There’s no doubt about it, chickens are making a comeback in people’s backyards. And I for one am happy about that! But their return has shown that we have lost what used to be common knowledge. Things that everyone knew, such as how loud chickens can be, has to be relearned. In the following, we will dive in to the ‘noisy’ subject and hopefully fix the learning curve.
First and foremost, certain chickens can be very noisy. How loud? Annoyingly LOUD! If you live in a small area, such as a city lot, then the wrong kind of bird is sure to annoy your neighbors and probably drive you nuts as well. However, with the right kind of bird and careful attention to the bird’s living space, then your neighbor might actually appreciate the occasional batch of delicious eggs.
Opinions will vary from owner to owner, but there are a few chicken breeds that really set themselves apart when it comes to being the best at being quiet.
1) Ameraucana. There is more than one variation of this breed, but whatever the coloring, everyone seems to agree that this bird is great for not annoying the neighbors. Ameraucana’s are more expensive than some of the other birds, but not so bad when you consider the price of ‘peace and quiet’. As an added bonus, these birds lay eggs that are different from the standard brown – which is kind of a neat novelty among chicken owners.
2) Buff Orpington. Another chicken with more than one choice of coloring, the standard brown breed is quite affordable and has quiet characteristics. This bird is very common with the backyard farmer as it has a docile temperament and good egg production.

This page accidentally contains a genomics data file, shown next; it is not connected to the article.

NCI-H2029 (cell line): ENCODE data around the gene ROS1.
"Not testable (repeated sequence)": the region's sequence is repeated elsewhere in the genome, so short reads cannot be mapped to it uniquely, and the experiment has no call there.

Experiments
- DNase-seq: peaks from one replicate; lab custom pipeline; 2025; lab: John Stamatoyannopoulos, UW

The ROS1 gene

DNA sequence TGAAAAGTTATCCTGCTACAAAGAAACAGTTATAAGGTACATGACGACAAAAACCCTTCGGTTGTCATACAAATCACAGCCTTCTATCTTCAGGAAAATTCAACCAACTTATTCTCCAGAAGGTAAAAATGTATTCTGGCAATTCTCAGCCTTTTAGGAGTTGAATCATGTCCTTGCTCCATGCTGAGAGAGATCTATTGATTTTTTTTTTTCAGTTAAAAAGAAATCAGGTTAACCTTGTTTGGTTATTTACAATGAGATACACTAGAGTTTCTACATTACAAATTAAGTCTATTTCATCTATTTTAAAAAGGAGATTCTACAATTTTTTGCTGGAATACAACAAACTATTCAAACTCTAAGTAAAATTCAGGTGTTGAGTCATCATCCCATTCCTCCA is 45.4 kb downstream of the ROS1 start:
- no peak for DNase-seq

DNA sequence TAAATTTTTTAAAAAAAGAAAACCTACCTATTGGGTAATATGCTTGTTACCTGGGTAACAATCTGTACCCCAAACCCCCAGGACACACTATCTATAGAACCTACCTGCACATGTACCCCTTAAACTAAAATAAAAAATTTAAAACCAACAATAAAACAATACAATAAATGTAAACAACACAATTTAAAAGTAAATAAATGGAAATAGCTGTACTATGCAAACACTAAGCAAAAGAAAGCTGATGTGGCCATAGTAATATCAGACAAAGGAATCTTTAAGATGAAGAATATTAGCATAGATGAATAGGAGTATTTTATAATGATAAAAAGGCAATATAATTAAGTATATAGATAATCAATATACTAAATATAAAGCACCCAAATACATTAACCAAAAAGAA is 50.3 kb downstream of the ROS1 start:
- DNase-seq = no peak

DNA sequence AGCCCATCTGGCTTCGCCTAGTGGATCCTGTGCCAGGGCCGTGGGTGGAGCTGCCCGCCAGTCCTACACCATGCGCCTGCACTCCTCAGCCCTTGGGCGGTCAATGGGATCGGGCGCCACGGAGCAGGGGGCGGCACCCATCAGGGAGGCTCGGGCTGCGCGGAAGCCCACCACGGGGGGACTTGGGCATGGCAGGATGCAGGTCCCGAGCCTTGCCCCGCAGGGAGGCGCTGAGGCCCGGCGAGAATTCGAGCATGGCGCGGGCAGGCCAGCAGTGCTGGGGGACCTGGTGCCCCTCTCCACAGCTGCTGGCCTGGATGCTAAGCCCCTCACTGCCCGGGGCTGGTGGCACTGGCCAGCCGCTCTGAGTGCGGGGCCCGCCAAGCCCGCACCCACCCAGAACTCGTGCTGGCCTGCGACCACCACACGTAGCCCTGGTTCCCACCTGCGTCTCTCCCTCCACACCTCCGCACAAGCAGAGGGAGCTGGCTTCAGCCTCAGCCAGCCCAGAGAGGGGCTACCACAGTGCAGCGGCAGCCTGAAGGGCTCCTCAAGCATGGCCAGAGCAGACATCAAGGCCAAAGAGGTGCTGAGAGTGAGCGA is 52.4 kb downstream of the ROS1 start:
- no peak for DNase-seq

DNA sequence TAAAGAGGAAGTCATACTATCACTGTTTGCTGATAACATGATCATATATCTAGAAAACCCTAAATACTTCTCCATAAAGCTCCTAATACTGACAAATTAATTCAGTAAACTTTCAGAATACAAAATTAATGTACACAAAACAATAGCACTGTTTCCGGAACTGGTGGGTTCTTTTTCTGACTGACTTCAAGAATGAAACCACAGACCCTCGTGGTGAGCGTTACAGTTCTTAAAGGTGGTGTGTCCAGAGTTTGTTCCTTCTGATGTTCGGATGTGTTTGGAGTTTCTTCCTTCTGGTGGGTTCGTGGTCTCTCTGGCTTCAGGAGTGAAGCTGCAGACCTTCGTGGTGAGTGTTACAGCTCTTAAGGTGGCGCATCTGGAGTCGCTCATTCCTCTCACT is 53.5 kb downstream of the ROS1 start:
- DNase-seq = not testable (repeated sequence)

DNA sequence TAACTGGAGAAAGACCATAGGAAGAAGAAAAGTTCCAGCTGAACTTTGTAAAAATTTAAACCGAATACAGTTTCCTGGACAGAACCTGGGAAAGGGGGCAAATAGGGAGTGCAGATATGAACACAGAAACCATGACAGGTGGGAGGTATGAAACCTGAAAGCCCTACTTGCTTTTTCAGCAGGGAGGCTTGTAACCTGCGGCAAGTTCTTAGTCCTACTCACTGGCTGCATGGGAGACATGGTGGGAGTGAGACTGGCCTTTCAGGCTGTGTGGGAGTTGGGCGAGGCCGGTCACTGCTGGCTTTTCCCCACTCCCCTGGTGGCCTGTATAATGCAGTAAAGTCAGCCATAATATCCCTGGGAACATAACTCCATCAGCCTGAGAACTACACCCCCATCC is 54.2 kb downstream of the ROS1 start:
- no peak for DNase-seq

3) Barred Plymouth Rock. This bird, more commonly known as the ‘Barred Rock’ comes in their trademark black and white plumage and is a great addition to any backyard flock. It’s an affordable bird with great egg-laying characteristics.
It is good to note that while these three breeds are known for quiet behavior, you sometimes get a bird that doesn’t conform (think, ‘didn’t get the memo’). Occasionally, there will be a bird with real personality and while they may be loud, they almost always are remembered for their antics.
Any backyard bird with the right personality can be a noisy nuisance. But there is one bird that is guaranteed to annoy your neighbors – the Guinea.
While worlds apart from the standard chicken, the Guinea fowl is making its way into the flocks of wannabe farmers all over. This bird’s vocalization will redefine your understanding of loud and, quite possibly, annoying. Also, with the bird being a very capable flier and a tendency to ignore the coop, this bird is not an ideal addition to anyone with limited space.
There is no such thing as a quiet rooster. I’ve heard tales of this rare quiet bird, but I’ve yet to meet anyone who has actually seen one. (Might as well chalk that up to another feathered-fiction.) And it doesn’t seem to matter what breed of chicken your rooster is. Bottom line, if you live in an area where you are hoping to go unnoticed, then don’t get a rooster.
Also worth noting, roosters don’t just crow at first light. They’ll crow anytime there is daylight and they’ll do it all day long. And they can crow loud too! Our neighbors, who live about ¼ mile away, have a rooster. We have no problems hearing that bird when we’re outside.
Roosters are definitely not meant for life in the city!
Which Is Louder, A Chicken Or A Dog?
A rooster’s piercing crow can really travel. So when it comes to who can be heard the farthest, a rooster will be louder than a barking dog every time.